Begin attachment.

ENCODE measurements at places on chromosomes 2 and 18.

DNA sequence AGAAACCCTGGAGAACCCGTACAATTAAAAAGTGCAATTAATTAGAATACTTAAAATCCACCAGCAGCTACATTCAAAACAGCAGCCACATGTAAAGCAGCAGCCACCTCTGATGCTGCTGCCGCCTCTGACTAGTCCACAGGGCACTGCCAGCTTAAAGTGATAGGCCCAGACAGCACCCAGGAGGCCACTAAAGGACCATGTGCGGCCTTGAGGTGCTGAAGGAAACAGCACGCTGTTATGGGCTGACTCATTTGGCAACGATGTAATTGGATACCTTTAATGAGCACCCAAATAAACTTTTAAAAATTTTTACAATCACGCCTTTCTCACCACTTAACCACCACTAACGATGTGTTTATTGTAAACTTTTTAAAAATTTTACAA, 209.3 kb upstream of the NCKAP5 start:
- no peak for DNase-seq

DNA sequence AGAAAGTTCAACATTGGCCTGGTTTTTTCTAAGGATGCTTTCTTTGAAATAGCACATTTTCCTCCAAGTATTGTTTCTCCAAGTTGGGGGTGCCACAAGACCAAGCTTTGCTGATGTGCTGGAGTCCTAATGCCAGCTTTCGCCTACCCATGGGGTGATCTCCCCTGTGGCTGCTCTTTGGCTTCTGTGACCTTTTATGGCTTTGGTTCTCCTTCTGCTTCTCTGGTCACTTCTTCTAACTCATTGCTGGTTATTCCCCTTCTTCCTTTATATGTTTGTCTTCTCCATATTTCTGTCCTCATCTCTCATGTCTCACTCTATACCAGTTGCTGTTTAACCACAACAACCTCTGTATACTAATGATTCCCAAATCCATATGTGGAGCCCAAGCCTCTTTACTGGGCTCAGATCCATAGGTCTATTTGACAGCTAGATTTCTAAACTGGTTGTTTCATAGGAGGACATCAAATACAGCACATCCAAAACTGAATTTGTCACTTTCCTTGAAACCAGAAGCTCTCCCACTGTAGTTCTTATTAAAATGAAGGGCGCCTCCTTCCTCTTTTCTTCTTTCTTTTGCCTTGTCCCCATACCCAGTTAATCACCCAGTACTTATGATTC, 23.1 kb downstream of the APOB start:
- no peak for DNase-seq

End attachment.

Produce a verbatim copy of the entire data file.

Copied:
ENCODE measurements at places on chromosomes 2 and 18.

DNA sequence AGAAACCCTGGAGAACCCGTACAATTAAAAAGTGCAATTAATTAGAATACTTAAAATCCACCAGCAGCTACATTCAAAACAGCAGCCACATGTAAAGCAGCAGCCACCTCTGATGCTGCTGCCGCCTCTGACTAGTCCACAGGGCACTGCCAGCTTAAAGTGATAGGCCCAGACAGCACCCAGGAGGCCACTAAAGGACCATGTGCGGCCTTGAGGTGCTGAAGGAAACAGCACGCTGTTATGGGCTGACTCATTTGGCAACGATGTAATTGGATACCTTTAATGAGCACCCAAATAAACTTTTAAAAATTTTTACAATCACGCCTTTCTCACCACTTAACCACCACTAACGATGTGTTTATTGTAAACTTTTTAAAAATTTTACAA, 209.3 kb upstream of the NCKAP5 start:
- no peak for DNase-seq

DNA sequence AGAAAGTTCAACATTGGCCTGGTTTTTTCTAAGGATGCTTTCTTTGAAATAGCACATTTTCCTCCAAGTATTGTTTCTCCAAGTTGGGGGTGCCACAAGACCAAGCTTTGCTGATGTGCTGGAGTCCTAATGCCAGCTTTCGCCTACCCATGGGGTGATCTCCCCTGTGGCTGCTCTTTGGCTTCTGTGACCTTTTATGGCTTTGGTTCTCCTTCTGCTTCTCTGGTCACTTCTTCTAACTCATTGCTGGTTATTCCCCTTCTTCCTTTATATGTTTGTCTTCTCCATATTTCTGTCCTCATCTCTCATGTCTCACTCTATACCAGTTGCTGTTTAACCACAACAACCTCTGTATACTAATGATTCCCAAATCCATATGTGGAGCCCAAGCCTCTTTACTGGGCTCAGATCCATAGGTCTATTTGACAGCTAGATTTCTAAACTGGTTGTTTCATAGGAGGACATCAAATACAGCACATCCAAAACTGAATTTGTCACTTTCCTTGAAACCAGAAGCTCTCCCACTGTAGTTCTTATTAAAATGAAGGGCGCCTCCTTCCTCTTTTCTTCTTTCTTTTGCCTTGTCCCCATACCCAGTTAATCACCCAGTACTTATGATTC, 23.1 kb downstream of the APOB start:
- no peak for DNase-seq